Adapting the memoir of Jean-Dominique Bauby, the forty-three-year-old editor of French Elle who in 1995 suffered a massive stroke and became the paralyzed victim of “locked-in” syndrome, allowed and, in fact, required Julian to bring all of his talents as an in-the-moment artist to bear on the creation of a cinematic equivalent for a myriad of sense impressions and for consciousness as it forms and observes itself being constituted. On the simplest level, once Jean-Do’s right eye is sewn shut (in an already famous scene that allows us to imagine the panic induced upon seeing a needle and thread pass though one’s own eyelid), the one-to-one correspondence between the monocular vision of the camera and that of Jean-Do is made logically and dramatically appropriate. But the consciousness of the film—which is synonymous with and also larger than that of the protagonist, played by Mathieu Amalric—expands to include all of us and eventually achieves that rare thing: a cinematic metaphor for all of our human relationships, and for the delicacy, poignancy, and immediacy of consciousness itself.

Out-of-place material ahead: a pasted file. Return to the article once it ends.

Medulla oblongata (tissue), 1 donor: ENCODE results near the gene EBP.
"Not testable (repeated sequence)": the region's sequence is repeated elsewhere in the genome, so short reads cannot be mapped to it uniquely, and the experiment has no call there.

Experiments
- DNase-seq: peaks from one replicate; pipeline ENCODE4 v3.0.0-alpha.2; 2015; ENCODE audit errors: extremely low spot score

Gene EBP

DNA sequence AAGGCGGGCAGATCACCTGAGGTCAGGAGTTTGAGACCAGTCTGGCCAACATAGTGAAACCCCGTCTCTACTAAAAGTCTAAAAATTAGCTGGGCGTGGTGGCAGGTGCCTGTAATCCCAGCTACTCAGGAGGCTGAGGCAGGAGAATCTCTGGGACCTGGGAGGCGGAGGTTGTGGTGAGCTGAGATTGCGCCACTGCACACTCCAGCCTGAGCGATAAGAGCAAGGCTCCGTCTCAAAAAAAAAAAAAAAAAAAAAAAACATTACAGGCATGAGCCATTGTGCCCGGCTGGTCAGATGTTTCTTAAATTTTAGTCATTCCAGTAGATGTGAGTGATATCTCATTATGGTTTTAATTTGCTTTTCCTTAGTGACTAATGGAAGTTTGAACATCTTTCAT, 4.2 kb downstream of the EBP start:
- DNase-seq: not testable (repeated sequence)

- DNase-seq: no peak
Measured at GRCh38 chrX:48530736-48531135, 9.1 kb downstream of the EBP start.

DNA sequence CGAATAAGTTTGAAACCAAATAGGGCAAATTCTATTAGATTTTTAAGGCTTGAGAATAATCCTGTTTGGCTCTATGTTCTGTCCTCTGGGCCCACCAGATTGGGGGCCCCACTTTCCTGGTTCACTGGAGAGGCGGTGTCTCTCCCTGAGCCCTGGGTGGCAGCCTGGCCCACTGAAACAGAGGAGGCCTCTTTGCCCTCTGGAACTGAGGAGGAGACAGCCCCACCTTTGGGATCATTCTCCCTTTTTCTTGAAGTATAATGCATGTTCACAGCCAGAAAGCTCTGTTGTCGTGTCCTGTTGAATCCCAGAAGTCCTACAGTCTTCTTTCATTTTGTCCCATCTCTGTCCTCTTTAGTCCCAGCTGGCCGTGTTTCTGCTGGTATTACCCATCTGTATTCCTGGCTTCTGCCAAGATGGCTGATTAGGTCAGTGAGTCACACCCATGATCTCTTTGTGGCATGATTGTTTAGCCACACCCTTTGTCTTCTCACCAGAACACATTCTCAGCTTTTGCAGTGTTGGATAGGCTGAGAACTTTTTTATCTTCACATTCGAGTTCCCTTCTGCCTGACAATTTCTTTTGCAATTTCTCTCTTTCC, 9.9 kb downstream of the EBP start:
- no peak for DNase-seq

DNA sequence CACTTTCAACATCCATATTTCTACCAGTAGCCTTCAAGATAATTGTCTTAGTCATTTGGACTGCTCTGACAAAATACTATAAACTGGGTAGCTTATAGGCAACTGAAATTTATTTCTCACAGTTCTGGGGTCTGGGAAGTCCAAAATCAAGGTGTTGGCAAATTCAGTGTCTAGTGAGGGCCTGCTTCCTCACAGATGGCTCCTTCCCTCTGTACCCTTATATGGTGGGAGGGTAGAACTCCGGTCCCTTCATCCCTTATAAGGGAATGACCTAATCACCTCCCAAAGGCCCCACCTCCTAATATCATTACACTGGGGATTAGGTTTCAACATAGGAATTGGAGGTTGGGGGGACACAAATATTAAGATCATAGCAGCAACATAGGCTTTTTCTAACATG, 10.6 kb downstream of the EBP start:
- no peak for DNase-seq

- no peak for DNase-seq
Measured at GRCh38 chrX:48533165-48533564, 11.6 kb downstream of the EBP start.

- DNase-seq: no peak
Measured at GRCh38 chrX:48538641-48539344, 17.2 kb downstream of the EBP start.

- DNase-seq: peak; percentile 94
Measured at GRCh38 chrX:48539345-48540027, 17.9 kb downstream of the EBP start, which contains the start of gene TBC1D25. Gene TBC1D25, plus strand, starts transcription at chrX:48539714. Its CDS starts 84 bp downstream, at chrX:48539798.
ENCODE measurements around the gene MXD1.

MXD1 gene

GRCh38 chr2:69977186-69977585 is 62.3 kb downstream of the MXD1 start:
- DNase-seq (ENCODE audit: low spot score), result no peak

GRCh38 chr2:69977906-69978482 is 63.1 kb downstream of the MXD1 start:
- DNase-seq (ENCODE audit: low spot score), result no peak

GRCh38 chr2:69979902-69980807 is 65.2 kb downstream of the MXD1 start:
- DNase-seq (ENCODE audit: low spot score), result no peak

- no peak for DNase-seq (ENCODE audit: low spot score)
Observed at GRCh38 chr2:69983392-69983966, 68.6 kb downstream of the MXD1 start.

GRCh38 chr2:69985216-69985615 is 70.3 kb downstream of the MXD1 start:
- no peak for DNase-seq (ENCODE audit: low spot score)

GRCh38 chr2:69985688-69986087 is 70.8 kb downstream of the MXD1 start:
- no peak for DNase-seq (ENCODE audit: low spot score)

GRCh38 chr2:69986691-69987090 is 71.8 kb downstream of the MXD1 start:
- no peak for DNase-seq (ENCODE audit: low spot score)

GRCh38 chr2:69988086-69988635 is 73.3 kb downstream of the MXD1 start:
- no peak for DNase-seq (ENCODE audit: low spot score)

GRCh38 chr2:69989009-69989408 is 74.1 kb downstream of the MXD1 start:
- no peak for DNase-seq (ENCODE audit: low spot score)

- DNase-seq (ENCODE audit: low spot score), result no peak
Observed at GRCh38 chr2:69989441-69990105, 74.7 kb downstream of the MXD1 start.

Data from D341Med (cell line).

In films about damaged people there is always a scene in which the director tries to connect us to the protagonist’s struggle to regain a lost capability—an attempt to walk again, relearn speech, and so on. These scenes, these movies, almost never work. Apart from The Miracle Worker (1962), Julian’s is the only one that actually made me feel I was experiencing the hero’s struggle. Jean-Do’s vibrant speech therapist, Henriette, played with great humility by Marie-Josée Croze, devises a way for him to “speak” by blinking at the correct letter as she recites the alphabet with the letters arranged in order of the frequency of their use. Julian’s patient camera allows us to participate in real time as, one letter after the next, Jean-Do and Henriette construct the words and phrases that reconnect him to society and, eventually, compose his book. As his caregivers and Céline, the mother of his children but not the love of his life, master the system of “talking” with him, we instinctively race ahead to link up letters to spell the next word. It’s a strange dialogue: Jean-Do’s “voice” emerges from his interlocutors. This transference is so absorbing, so suspenseful to watch, that I forgot I don’t speak French.